The other thing about send-to-back is that it will probably be used less in the new stack/tile world.
I think several confusing things noted in the 1st post really make sense and are not especially because “coming from another system”.
I find the right click option utterly annoying: I often start the slide show in ShowImage because I right clicked on the image by mistake. I don’t think adding a blank line on top or better, making a persistant menu would break everything, especially when there is no reason people would choose slide show instead of zoom for example. It’s not consistent with the desktop behavior where right clicking on the desktop would raise a persistant menu.
A new tracker instance in the taskbar would be helpful too.
For the double click on the title bar, I don’t think it’s annoying though, on the contrary I find it conveniant, and quicker than to click on a tiny icon, but it’s just a matter of tastes. It could have the option to disable it if some people don’t like it. Double clicking on the taskbar could also raise again the last hidden window.
I think most of these issues are in the perspective of people who aren’t used to the way Haiku does things, but are very used to how things are done in other systems (although the cry for consistency (mouse press on menus) is valid, granted.)
Haiku/BeOS has a way of dealing with windows. I find how window management is implemented awesome. I use the keyboard a lot (with all the OSes I use). I have learned the differences, and I’m not crying. If your app launches 100 windows, the app is doing something wrong, not the window manager (PE I’m looking at you!).
Beware of always thinking about these hypothetical users who are new to computers. Please, make at least one OS with intelligence in mind. People can learn. Don’t rob them from the chance to. If they “just want to use a computer” there are options in the plenty.
On every alternative OS out there, I see users trying to hijack the unique solutions to conform more with what “everybody are used to”. How are you ever going to be able to create an alternative if every OS ends up looking and behaving like Windows?
We’ve been discussing some of these issues, especially double click on title to hide, on the mailing list and here’s a short summary:
A couple of others and I have concluded that hiding windows is used as a solution for 3 different problems.
A) Overcrowded and cluttered desktops.
B) Hiding the UI of background programs, like a music player.
C) Moving several apps between workspaces.
I think A should instead be dealt with by providing better tools for workspace usage, to encourage better utilization of them instead of filling a single desktop with tons of windows. B could be solved by daemonizing such apps so that the user can close, instead of hide, the control window. This probably needs a lot more thought and innovation, but we’ll see how it turns out. C could also be tackled with better workspace tools, for example something like Gnome-Shell.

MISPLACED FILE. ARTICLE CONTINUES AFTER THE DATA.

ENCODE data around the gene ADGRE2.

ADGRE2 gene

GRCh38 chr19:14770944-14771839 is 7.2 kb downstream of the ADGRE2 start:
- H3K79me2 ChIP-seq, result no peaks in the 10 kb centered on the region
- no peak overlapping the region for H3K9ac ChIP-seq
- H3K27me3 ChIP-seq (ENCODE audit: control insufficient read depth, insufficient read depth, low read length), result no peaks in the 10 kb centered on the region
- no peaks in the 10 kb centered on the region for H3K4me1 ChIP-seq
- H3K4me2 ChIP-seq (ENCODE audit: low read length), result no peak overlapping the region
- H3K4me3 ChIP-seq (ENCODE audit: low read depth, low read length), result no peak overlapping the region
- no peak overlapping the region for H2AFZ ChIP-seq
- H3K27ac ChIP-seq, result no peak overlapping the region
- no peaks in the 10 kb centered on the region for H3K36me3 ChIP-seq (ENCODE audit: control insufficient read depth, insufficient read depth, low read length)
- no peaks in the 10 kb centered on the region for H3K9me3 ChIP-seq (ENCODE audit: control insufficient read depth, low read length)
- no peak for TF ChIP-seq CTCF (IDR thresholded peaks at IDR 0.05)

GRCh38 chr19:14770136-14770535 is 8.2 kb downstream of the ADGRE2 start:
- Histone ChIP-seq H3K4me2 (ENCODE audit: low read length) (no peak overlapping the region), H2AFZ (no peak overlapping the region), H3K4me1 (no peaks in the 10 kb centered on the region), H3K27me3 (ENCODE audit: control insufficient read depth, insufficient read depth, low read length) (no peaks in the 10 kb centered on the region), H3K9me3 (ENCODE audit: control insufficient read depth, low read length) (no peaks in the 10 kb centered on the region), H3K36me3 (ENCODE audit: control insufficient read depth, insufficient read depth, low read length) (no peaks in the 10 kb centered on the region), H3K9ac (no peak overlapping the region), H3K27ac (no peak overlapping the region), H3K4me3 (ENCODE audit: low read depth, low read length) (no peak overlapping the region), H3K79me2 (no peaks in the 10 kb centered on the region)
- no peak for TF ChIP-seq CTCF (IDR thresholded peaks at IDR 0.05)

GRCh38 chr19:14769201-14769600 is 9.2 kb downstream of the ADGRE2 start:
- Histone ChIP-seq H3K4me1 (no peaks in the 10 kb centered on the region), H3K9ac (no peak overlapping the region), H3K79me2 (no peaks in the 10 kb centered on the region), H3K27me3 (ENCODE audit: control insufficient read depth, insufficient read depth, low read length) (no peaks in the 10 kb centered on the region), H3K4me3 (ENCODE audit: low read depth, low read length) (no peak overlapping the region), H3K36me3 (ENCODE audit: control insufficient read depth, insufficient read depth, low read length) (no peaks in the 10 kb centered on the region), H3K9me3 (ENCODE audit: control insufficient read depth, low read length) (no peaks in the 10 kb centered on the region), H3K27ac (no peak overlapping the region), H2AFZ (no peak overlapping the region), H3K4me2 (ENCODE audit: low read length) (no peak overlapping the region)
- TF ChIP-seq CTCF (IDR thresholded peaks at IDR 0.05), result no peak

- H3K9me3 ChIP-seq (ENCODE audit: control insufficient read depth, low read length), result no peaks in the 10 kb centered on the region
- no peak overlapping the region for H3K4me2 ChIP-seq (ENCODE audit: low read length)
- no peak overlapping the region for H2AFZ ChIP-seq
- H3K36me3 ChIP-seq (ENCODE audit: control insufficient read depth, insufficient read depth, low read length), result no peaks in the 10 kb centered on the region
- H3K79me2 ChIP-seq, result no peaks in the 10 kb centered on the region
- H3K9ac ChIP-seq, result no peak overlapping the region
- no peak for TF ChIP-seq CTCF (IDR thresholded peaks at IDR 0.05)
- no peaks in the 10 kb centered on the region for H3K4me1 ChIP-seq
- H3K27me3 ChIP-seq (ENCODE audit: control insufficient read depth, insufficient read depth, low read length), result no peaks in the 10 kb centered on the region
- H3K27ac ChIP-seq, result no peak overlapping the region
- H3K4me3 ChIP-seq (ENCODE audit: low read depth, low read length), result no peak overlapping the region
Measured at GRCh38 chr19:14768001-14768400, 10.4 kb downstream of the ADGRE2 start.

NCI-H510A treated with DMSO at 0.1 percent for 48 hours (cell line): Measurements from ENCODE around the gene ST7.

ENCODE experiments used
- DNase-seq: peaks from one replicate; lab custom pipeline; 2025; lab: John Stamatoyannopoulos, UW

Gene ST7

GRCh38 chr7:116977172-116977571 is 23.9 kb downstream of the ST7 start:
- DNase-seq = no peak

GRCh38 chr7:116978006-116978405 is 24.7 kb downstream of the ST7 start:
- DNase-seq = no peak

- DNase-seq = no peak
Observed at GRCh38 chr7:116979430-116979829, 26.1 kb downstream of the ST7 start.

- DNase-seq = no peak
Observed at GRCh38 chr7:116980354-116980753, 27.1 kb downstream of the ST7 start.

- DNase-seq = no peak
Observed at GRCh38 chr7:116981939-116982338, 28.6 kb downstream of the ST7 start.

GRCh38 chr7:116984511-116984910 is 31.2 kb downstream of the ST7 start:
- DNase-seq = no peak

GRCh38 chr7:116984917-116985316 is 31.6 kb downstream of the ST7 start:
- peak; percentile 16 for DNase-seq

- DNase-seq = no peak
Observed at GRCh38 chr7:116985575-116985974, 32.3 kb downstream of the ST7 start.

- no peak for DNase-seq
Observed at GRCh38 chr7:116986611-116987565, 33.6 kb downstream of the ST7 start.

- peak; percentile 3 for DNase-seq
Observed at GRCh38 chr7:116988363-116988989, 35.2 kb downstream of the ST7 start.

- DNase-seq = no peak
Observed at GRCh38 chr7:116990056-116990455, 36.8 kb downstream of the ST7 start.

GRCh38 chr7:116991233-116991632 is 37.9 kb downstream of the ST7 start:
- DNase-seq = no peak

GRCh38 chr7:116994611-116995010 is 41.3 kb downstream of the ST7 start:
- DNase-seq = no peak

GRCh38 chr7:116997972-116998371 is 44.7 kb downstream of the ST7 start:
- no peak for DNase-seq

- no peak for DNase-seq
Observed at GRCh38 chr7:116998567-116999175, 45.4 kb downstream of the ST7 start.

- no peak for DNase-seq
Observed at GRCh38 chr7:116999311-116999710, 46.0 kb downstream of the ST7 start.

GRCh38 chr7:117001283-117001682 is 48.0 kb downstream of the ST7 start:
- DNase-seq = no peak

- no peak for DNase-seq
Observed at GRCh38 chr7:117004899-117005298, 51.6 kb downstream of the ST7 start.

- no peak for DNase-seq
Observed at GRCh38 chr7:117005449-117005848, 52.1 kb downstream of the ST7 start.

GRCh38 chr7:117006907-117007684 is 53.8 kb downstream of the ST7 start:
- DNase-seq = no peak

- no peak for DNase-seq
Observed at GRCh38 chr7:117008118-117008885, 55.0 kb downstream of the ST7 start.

Well, hiding windows shouldn’t be necessary, so I stand by that double clicking the title should do nothing by default. Let there be a keyboard shortcut and maybe an option to bind whatever function to double click for those who can’t live without it.
You’ve really got my opinions totally wrong. I’m advocating that people should think in new ways, instead of locking their minds onto how these problems have been solved in the past and current OS:es. Sure BeOS was revolutionary 10 years ago and still is in many ways, but it wasn’t perfect and even other OS:es have made some advances in the last decade that are worth copying. Just because Windows has a feature doesn’t make it evil. Currently my biggest source of inspiration is the upcoming Gnome 3 as they have some really nice stuff that I haven’t seen before (though I’ve later heard that some of it is copied from OSX)
IMO an efficient, consistent and easy to use OS would benefit everybody and not just newbies. If you honestly prefer an OS that requires intelligence and learning instead of something that just works, maybe you should give Linux a shot
Most people I’ve talked to said Haiku’s target market is “all desktop users” and I think that includes a lot of people who like to do things the easy way. If you only target computer geeks with a fetish for minimalistic super efficiency, you’re going to end up in quite a small niche market. I used to be one of those geeks myself, but I suppose I grew out of it. Now I just want something that combines power with ease of use. So no, I definitely don’t want a Windows clone.